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ULTRA WIDEBAND AND CONFORMAL ANTENNAS FOR AEROSPACE APPLICATIONS

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I - ULTRA WIDEBAND ANTENNA


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ULTRA WIDEBAND ANTENNAS INTRODUCTION


An antenna is said to be broadband if its input

impedance and radiation pattern significantly over at least one octave.

do

not

vary

A transmission system is considered to be UWB in

accordance with the FCCs definition if it has a bandwidth greater than 500 MHz, or a relative bandwidth greater than 20%, defined at 10 dB

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ULTRA WIDEBAND ANTENNAS PERFORMANCE ISSUES


Parameters Indicating variability in the frequency domain Magnitude of the transfer function Stability of the reflection coefficient Polarisation stability Gain stability and channel losses Transfer function phase: Group delay

Parameters 6/5/12

Indicating variability in the

ULTRA WIDEBAND ANTENNAS CLASSIFICATION


Ultra Wideband Antennas are classified into five major groups: Helical, Frequency-Independent, Log Periodic, Horns and Those derived from Resonant Antennas
Most of these antenna types can be designed as either 3D or planar.

Planar versions are easier to integrate with the other components 6/5/12 of the communications system

ULTRA WIDEBAND ANTENNAS MODIFICATION OF THE HELICAL ANTENNA


There are variations on the helical antenna that improve on

its broadband performance characteristics.


Alsawaha et al. (2009) present a helical antenna for UWB

that is wound around a sphere, instead of a cylinder as in the classic design.


This gives a compact antenna with with greater bandwidth.

It thus presents a VSWR <2 between 2.9 and 5 GHz (bandwidth of 50%), and an axial ratio below 3 dB between 2.95 and 3.7 GHz (bandwidth of 24%).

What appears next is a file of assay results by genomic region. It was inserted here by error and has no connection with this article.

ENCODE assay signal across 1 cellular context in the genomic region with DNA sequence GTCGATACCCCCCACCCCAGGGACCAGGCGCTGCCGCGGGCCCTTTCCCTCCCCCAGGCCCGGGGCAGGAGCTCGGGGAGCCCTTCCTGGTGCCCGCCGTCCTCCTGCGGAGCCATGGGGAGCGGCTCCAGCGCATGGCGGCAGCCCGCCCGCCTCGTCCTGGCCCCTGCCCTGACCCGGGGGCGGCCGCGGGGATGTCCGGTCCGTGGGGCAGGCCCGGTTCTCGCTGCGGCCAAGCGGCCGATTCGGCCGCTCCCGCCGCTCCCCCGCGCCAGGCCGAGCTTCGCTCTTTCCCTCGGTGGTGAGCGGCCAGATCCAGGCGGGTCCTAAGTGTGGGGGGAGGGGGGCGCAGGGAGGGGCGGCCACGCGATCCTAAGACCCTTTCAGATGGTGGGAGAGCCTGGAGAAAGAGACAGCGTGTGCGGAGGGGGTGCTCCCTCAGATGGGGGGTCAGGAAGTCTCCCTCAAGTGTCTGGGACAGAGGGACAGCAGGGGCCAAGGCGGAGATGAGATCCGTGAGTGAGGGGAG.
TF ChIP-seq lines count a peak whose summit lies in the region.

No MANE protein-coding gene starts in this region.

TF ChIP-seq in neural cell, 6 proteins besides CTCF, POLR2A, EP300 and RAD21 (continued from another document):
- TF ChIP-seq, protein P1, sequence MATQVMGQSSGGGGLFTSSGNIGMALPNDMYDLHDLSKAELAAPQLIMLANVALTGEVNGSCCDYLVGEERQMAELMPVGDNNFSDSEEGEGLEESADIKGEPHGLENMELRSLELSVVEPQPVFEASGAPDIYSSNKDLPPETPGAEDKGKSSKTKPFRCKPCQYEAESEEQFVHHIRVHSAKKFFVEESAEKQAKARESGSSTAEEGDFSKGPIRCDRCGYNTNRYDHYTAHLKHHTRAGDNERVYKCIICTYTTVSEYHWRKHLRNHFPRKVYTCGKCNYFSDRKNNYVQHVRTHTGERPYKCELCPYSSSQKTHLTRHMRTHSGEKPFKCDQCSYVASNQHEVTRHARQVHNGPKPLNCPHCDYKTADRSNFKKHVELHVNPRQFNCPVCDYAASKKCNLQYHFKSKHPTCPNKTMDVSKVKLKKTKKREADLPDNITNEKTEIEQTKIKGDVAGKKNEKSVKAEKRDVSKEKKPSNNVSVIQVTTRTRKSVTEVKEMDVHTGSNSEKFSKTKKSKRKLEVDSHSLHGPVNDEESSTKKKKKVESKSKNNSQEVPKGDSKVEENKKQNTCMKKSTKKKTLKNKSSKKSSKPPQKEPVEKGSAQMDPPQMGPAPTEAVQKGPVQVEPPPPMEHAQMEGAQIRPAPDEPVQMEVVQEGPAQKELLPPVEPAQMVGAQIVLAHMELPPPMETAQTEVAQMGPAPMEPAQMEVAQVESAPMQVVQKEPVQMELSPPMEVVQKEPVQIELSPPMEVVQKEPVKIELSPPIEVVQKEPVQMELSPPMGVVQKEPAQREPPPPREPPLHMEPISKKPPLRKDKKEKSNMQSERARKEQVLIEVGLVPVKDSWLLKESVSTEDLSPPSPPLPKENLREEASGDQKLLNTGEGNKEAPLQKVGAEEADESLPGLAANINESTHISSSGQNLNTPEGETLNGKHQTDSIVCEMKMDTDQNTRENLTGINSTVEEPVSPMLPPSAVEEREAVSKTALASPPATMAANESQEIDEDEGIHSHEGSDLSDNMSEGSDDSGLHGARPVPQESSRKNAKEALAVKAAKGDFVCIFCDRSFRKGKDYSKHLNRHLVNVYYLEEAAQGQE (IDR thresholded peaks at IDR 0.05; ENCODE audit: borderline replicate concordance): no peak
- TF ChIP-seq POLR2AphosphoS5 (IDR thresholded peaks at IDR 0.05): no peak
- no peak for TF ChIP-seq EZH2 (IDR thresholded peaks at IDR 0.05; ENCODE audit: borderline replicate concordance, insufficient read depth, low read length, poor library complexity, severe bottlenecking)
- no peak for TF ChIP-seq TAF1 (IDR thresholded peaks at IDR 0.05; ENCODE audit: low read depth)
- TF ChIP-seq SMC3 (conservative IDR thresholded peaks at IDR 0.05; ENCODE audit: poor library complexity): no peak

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ULTRA WIDEBAND ANTENNAS THE SPIRAL AND DISCONE


Spiral Antennas Disadvantages Balanced Feed Required Polarization varies with frequency

The discone antenna is a variant of the biconical antenna. This is made up of a cone opposite a metal disk. The feed is supplied by a coaxial cable at the tip of the cone, which passes through the metal disk. The disk typically has a radius 0.7 times /4 at the lowest working frequency, the cone an angle of 25 (Stutzman, 1998). This antenna gives a stable radiation pattern over an octave and good matching over several octaves. The polarisation is linear and the radiation pattern is similar to that for a dipole.
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ULTRA WIDEBAND ANTENNAS THE SPIRAL AND DISCONE

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ULTRA WIDEBAND ANTENNAS THE DIAMOND ANTENNA


A model which is a hybrid of the biconical antenna and the discone antenna was proposed for UWB use by Kim et al. (2005). Instead of a flat disk, a wide-angle (k = 70) metal cone is used. This gives excellent broadband matching of 100:1 and acceptable omnidirectionality in the radiation pattern. One example inspired by this, although not frequencyindependent, is the diamond antenna which is very popular in UWB systems. This antenna is made up of two opposing triangular plates. The feed point is located between them.
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ULTRA WIDEBAND ANTENNAS THE MODIFIED BOW-TIE


A bow tie antenna was proposed by Kiminami et al. (2004), in which the metal triangles are located on different faces of the substrate, in order to obtain greater bandwidth. This gives a reflection coefficient less than 10 dB between 3.1 and 10.6 GHz.

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ULTRA WIDEBAND ANTENNAS THE LOG PERIODIC


A type of log-periodic antenna attributed to Isbell uses dipoles set out in a series of increasing size. All the dimensions of the set are scaled by a factor, including the separations between the elements. For optimal operation, each dipole must be fed at a phase difference of 180 compared to its neighbours. At an arbitrary frequency, there is ideally only one dipole 6/5/12

ULTRA WIDEBAND ANTENNAS THE HORN


Horn antennas are very popular for UWB The main disadvantage of the horn antennas is the fact that the gain is not stable over frequency. They also tend to be electrically large, of considerable size, typically around one wavelength of the lower operating frequency. Other critical aspects are the reflections produced at the end, and the diffraction at the edges. A typical technique for reducing this effect is to have rounded edges, which attenuates the side lobes and gives a radiation pattern that is more stable over frequency